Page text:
Tuesday, May 27, 2014

Author Interview: Sheila Busteed: Author of Sunsets in Oia: Life - Fleeting: Precious: Tricky

taken by Marli Janse van Vuuren

Sheila Busteed is the author of Sunsets in Oia. She's a Canadian writer currently living in South Korea, so you’re probably wondering why she's greeting you in Greek. No, she does not have Greek heritage, but her book does. Sunsets in Oia was born on the Greek island of Santorini in the stunningly beautiful village of Oia (pronounced EE-ah). She went there to write her book and fell in love with so many things about the island. Now, she gets to share its wonder in the pages of her debut novel. I hope you enjoy it!

Welcome Sheila Busteed!

What’s your real name and pen name?

My real name and pen name are one and the same: Sheila Busteed. Growing up, everyone struggled to remember or pronounce my name because it’s a bit unusual. I love my name for its uniqueness. Based on a Google search, I’m likely the only Sheila Busteed in the world, and I think that’s awesome.

taken by Marli Janse van Vuuren

Please share some of the best memories of your childhood:

My favourite childhood memories all involve being on the road for family holidays. When I was a kid, we did at least two road trips every year throughout Canada and the U.S. My parents loved being able to show me and my sister new places, give us new experiences and help us learn new things through our travels. I certainly owe my sense of curiosity and wanderlust to those moments.

Tell us about your education:

After finishing high school, I left my hometown of Tecumseh to move to Ottawa. I studied journalism for four years as part of a joint program between the University of Ottawa and Algonquin College.

What career did you plan during your education days?

I’d always wanted to be a professional writer, but I knew I also needed a practical job that could pay my bills. I’m a fiercely independent person and I hated the idea of taking money from my parents after graduation. I figured journalism was a way to get paid to do what I love. I started working as a freelance journalist while still in high school. Unfortunately, as the years passed and technology continued to throw my industry into upheaval, the perceived marketplace value of my skills dropped and I realized journalism wasn’t as sustainable a career path as I’d originally hoped. That’s why I got my TESOL certification and am now teaching English abroad.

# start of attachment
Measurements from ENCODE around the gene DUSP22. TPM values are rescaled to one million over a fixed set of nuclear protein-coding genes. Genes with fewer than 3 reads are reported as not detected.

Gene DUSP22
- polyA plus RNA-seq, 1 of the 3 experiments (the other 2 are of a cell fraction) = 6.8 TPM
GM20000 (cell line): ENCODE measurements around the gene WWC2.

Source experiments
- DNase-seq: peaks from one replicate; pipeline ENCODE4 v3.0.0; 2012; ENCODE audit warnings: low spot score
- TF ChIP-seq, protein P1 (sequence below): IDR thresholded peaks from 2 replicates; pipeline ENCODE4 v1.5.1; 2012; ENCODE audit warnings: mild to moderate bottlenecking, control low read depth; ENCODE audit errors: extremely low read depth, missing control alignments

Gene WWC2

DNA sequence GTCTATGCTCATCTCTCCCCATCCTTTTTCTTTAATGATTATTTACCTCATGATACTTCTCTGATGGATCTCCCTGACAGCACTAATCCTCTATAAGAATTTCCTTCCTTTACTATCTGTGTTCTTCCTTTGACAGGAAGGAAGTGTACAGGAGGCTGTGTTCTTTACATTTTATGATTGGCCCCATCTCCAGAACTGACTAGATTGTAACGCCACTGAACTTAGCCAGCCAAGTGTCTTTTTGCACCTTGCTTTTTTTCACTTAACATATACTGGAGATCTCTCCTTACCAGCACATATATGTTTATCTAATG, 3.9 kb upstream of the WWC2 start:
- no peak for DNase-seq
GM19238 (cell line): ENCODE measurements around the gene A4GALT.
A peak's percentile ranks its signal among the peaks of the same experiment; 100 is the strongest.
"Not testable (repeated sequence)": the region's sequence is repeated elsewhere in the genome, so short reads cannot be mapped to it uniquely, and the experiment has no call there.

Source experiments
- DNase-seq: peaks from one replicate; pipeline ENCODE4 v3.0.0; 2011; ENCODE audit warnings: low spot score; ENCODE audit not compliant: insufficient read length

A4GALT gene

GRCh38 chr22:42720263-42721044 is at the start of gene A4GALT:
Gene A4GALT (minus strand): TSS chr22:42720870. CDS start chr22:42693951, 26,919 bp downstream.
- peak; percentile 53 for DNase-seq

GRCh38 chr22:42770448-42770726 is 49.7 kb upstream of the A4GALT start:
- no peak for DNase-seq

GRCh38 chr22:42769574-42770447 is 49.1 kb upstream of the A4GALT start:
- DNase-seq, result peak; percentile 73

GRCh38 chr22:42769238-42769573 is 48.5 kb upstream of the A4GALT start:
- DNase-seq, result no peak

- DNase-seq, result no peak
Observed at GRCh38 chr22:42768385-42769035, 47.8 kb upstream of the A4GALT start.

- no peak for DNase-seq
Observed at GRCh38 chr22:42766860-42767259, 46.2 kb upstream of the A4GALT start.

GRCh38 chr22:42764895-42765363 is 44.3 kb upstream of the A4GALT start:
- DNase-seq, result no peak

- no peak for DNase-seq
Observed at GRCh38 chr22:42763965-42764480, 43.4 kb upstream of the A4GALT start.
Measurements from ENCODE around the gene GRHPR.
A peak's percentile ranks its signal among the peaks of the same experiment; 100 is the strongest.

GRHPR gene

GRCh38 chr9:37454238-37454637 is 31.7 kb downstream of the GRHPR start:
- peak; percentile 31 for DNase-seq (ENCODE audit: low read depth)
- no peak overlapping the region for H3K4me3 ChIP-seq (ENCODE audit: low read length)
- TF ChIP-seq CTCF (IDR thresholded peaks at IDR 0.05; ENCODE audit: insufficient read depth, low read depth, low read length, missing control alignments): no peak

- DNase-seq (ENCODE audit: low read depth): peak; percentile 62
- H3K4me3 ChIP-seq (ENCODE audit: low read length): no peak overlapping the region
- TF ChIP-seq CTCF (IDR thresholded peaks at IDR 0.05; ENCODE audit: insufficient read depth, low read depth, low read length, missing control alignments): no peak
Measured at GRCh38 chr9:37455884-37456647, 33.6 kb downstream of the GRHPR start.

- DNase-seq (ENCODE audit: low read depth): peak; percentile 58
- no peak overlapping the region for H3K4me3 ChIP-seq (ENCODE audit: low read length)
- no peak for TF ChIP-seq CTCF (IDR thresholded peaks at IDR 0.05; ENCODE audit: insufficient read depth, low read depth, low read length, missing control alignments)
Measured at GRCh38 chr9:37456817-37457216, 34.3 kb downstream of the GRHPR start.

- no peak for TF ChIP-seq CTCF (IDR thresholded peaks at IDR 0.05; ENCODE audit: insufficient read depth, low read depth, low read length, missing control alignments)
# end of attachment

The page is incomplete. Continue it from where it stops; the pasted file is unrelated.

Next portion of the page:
Sheila with actor Geoffrey Rush. She met him in 2009 after his Broadway debut performance in "Exit the King."

What languages you can speak and write?

Shamefully, I’m only fluent in English. I know a bit of French from my early school days, can recall a few phrases in Scots Gaelic, and have managed to pick up a small bit of Korean while living in Busan. Sadly, I’ve dedicated so much of my life to English that it’s now difficult for me to abandon its rules and structure in a way that allows me to absorb another language.

What is your biggest source of inspiration in life?

Life itself offers great inspiration to me. There is always so much beauty around us everyday. I find getting away from the city and being in nature really inspiring. But what influences me the most is art in all its forms, from music and paintings to sculpture and architecture. I feed on the energy of other creations.

What hurts you most in this world?

I find a lot of things sad and hurtful: dishonesty, violence, sexism, racism, animal abuses, and the destruction of nature by ungrateful and money-hungry people.
Picture of Sheila's dad (Dennis Busteed), mom (Pat Busteed), sister (Erin Busteed) and herself - feeding giraffes at the San Diego Zoo Safari Park during a trip to California in 2011